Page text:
Berkeley’s political and business leaders have ducked public scrutiny of their support for the sitting ban. But in a statement to Street Spirit, the mayor has admitted he put the sitting ban on the ballot because merchants demanded it. In Berkeley, human rights can be violated if it pleases the merchants.
“This isn’t some problem of bored kids from Oregon coming to Berkeley for the summer,” said Pattie Wall. “This is our problem, these are our kids and we have a responsibility to them — and our responsibility to them doesn’t include arresting them for not having any place to go.”
Despite the self-congratulatory myths of city officials, Berkeley is not generous toward the poor, nor is it a haven for free speech. Systematically destroying low-income housing and creating inventive ways to target the poor is mean-spirited, not generous. And it is a simple recipe for homelessness and hardship.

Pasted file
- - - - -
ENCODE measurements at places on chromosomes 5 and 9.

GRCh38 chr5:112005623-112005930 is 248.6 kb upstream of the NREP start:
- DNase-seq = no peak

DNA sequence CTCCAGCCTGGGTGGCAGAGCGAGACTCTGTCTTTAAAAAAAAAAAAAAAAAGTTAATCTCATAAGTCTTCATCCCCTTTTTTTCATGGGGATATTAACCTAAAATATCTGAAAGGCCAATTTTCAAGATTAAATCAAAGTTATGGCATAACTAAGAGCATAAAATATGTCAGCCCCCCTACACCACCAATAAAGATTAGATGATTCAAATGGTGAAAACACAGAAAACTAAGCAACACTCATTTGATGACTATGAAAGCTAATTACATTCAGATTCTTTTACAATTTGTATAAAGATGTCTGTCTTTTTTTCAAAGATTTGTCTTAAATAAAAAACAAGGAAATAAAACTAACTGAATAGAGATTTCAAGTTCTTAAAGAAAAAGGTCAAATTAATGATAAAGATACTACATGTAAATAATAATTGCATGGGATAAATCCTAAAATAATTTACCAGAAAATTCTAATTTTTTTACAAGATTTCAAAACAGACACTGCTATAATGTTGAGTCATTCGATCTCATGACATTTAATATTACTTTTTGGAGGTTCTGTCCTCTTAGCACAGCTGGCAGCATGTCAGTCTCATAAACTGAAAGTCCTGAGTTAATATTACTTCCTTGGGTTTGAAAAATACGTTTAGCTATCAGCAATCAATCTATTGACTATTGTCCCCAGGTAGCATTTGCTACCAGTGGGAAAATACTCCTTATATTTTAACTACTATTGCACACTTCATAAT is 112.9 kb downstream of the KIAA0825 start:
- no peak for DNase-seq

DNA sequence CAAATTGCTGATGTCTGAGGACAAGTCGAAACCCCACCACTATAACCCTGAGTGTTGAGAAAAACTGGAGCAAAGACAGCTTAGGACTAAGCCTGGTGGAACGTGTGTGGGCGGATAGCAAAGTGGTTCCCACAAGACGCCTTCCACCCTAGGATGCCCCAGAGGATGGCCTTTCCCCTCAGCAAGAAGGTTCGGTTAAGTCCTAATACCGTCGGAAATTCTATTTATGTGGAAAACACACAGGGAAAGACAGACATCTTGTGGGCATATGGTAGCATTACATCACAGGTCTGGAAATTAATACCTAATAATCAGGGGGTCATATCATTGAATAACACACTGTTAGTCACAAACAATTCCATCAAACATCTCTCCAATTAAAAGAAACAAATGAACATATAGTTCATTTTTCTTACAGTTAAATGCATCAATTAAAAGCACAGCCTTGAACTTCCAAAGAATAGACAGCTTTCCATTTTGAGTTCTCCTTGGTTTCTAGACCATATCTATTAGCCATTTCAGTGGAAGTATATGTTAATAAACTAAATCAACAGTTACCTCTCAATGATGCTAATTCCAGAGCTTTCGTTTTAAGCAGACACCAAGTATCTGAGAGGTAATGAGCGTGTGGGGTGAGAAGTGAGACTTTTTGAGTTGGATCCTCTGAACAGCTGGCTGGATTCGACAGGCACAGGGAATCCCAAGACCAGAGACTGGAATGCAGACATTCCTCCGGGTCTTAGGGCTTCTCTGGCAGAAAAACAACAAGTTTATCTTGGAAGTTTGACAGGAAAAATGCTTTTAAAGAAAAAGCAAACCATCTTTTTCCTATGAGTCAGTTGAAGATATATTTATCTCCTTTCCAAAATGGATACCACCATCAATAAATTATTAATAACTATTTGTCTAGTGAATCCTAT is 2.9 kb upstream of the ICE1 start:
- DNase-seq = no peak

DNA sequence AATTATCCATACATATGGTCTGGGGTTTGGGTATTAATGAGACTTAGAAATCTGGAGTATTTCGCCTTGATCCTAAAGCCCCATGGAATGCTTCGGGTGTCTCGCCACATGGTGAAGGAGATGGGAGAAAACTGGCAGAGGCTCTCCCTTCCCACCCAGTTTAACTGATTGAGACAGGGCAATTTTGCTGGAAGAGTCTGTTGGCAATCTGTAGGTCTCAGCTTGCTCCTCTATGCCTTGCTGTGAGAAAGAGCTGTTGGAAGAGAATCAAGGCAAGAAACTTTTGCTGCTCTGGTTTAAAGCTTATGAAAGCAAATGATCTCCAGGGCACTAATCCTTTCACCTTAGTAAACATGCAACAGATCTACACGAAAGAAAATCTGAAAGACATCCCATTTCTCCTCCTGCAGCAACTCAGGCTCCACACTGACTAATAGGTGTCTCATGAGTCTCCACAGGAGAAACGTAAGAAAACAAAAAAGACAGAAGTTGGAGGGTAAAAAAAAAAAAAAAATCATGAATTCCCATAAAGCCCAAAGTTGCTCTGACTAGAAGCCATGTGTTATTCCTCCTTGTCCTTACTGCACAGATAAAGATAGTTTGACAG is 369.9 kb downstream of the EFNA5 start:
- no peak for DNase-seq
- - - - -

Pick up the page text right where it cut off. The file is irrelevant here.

Many Berkeley citizens have come out against this egregious attack on the civil rights of homeless people. Berkeley City Councilmembers Kriss Worthington, Max Anderson and Jesse Arreguin have shown us that not all members of the council have been corrupted by the baleful lure of big-time developers and their filthy lucre.